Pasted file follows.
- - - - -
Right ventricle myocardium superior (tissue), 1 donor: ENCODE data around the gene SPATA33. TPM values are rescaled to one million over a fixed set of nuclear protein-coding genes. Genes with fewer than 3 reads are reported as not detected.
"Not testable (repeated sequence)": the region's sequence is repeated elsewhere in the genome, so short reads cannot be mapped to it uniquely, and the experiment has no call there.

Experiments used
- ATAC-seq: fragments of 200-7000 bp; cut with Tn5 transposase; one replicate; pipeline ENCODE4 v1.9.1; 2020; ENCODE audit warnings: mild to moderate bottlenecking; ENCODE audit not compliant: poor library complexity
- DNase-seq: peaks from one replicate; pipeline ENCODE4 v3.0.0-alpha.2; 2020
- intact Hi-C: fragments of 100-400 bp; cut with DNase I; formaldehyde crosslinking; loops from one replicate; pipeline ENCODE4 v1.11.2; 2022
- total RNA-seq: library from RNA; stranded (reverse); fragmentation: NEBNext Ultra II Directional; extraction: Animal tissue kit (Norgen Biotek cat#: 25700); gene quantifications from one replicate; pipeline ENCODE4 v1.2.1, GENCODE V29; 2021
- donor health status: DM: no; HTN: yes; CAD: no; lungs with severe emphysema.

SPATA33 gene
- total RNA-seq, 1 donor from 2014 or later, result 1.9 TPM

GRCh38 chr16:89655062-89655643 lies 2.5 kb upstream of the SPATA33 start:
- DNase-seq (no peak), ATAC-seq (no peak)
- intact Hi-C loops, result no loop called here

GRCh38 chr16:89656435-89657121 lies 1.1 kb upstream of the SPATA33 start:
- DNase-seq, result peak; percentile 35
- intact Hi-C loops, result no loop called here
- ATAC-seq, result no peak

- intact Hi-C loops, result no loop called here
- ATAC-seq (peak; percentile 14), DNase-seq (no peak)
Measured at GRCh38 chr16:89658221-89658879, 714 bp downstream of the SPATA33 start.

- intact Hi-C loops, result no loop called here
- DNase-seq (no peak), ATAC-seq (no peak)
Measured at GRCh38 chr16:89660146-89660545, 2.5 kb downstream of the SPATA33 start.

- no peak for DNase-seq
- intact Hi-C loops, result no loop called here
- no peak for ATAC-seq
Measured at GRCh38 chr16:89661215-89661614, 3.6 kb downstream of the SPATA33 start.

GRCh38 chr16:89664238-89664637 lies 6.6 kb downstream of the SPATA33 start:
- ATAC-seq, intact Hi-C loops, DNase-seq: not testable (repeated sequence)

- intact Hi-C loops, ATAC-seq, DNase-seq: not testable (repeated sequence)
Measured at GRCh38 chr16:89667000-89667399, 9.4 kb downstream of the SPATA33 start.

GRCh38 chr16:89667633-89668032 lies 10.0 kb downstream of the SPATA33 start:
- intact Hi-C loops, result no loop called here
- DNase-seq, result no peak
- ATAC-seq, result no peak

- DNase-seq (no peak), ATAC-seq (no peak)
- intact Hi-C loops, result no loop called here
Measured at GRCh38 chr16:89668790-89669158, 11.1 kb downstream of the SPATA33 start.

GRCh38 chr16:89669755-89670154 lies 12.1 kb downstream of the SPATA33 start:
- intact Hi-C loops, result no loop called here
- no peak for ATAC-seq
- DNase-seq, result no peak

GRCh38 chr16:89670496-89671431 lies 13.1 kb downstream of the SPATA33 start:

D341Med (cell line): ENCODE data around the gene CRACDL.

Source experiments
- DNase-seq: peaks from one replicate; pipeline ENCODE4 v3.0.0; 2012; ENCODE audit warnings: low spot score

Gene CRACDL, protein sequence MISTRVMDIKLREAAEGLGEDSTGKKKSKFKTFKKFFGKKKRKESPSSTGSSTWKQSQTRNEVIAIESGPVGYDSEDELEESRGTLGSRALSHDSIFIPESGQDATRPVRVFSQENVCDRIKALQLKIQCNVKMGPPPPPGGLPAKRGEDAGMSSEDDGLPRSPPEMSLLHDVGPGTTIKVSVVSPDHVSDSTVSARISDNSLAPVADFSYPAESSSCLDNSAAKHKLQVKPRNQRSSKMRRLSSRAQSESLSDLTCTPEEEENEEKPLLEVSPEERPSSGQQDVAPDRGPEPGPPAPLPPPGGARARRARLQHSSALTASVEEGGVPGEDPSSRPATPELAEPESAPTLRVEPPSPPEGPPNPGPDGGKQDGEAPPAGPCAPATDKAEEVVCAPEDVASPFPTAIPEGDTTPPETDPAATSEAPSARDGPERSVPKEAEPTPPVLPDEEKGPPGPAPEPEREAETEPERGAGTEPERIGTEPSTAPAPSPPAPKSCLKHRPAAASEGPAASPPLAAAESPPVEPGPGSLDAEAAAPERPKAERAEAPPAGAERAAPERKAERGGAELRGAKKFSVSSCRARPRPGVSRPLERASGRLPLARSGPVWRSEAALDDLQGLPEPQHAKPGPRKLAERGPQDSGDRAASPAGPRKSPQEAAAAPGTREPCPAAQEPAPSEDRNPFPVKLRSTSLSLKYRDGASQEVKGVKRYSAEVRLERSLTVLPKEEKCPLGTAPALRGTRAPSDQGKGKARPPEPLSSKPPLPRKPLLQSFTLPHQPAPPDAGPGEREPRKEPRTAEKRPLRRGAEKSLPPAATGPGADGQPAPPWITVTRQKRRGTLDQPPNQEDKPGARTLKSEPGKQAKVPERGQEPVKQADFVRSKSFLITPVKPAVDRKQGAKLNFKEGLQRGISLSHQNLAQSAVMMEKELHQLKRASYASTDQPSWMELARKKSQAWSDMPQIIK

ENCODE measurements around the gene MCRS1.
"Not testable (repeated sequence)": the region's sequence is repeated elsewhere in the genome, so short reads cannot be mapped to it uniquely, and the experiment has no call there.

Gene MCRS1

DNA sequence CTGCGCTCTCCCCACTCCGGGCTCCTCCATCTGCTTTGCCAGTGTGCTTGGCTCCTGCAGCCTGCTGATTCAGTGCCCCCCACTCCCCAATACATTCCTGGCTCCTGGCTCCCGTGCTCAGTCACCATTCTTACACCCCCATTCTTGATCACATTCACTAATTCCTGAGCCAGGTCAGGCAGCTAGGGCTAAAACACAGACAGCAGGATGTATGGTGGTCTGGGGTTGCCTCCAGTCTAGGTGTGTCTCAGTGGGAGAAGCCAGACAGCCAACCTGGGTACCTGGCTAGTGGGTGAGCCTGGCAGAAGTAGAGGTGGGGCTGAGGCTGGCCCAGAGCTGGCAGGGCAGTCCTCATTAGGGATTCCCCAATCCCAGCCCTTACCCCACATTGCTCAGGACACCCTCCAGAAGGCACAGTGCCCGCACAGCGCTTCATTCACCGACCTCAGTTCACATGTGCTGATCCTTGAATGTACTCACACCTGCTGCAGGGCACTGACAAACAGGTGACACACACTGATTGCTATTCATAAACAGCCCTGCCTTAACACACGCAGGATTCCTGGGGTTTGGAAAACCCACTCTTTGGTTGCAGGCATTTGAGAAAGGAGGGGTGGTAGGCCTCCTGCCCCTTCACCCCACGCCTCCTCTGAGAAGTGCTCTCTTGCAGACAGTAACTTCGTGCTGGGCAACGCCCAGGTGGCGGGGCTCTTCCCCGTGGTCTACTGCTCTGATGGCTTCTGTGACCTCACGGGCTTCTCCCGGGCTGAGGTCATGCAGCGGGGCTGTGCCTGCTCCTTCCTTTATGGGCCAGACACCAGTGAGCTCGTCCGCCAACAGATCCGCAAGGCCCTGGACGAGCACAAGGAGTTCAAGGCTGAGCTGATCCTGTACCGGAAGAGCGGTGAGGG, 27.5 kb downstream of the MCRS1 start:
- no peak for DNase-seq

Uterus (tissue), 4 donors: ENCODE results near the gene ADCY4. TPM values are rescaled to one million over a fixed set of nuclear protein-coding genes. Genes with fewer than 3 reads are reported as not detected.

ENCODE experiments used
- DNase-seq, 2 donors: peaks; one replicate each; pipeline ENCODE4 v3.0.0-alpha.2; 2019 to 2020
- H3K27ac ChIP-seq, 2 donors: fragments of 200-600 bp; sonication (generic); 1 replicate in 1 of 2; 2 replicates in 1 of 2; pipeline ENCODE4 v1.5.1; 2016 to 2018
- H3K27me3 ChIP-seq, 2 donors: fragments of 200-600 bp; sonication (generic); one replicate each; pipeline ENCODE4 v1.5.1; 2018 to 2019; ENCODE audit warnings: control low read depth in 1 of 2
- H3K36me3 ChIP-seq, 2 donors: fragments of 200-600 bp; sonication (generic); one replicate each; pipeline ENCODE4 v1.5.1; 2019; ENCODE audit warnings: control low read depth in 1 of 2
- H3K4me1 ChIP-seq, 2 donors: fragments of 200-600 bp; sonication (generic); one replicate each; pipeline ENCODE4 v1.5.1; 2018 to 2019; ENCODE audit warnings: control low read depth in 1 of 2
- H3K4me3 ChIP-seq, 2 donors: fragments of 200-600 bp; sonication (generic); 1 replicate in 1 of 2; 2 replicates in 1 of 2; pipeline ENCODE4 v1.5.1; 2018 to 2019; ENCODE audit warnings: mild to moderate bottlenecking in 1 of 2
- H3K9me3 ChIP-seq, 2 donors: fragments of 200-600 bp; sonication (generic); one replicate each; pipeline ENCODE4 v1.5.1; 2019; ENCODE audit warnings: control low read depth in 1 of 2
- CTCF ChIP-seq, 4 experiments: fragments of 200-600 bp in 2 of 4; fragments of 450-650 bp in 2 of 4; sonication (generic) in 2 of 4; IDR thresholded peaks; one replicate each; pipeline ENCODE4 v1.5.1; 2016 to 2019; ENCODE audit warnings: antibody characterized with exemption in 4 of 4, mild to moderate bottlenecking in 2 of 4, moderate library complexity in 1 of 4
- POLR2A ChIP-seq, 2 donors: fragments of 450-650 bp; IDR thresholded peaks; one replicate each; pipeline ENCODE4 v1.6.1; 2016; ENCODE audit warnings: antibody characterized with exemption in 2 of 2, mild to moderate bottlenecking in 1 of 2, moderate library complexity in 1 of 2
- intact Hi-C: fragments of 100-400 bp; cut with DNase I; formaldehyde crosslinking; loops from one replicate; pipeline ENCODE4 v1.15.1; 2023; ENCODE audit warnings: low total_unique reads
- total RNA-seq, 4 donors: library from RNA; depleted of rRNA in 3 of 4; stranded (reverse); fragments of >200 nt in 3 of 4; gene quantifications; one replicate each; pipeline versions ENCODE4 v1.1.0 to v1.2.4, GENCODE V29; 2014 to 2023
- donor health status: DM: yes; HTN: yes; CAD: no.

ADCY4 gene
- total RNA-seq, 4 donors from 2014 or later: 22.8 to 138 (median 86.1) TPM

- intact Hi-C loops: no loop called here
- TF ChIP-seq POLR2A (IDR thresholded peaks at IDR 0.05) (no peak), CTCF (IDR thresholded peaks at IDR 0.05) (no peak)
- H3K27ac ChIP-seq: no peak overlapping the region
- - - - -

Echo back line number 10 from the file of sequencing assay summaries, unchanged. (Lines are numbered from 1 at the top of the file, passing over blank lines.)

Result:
- total RNA-seq, 1 donor from 2014 or later, result 1.9 TPM